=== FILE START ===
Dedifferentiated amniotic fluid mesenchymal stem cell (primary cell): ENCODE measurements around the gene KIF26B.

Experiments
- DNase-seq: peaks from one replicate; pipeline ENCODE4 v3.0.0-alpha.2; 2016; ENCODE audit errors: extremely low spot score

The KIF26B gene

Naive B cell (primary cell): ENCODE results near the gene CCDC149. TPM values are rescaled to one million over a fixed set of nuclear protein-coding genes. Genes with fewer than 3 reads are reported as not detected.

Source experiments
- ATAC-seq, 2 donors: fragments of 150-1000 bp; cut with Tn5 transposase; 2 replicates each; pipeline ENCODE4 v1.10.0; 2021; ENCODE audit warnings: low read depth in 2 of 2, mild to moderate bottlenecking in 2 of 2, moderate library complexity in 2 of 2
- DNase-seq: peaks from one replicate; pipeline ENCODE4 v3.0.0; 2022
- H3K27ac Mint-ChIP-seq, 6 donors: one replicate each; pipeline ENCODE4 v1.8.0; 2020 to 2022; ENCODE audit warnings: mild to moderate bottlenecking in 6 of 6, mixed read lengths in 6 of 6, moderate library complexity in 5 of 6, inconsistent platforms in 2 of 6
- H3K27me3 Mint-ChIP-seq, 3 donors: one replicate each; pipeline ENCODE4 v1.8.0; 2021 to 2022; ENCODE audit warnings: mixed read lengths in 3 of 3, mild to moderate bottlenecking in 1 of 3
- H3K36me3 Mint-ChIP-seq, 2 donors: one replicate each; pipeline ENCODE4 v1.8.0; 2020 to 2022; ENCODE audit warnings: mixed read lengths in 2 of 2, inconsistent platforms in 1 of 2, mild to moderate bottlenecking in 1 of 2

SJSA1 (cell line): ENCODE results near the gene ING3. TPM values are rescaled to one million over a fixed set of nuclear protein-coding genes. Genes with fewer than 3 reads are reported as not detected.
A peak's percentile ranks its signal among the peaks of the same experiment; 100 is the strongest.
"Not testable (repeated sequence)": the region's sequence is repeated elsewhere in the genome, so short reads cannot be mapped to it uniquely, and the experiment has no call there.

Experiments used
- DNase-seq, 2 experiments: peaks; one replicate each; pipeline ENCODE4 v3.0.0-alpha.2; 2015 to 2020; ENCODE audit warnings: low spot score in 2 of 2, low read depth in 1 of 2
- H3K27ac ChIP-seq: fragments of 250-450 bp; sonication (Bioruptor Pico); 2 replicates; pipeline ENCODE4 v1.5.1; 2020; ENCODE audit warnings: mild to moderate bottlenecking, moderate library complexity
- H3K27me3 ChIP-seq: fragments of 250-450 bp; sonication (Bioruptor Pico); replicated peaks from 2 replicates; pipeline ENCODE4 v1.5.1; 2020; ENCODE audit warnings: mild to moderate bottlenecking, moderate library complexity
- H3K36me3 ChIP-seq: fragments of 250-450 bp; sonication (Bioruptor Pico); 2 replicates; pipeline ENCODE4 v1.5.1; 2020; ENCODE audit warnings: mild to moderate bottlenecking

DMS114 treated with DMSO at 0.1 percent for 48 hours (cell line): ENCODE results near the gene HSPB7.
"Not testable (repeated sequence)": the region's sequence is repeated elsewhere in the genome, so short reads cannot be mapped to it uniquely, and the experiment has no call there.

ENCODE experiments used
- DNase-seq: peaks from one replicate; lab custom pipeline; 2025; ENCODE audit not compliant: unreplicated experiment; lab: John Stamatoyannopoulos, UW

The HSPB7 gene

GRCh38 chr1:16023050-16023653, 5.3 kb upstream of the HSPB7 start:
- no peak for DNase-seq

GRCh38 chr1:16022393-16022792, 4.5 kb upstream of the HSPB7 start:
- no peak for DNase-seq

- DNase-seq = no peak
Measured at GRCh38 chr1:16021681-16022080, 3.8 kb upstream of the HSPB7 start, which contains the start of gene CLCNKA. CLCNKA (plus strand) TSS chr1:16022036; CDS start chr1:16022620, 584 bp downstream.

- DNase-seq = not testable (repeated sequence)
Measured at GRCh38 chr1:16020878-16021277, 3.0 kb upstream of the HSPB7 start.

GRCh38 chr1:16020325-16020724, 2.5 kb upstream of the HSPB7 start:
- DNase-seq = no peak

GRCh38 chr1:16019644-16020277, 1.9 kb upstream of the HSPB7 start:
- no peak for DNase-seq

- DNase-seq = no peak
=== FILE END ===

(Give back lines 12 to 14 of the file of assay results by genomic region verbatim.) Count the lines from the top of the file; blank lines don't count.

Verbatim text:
SJSA1 (cell line): ENCODE results near the gene ING3. TPM values are rescaled to one million over a fixed set of nuclear protein-coding genes. Genes with fewer than 3 reads are reported as not detected.
A peak's percentile ranks its signal among the peaks of the same experiment; 100 is the strongest.
"Not testable (repeated sequence)": the region's sequence is repeated elsewhere in the genome, so short reads cannot be mapped to it uniquely, and the experiment has no call there.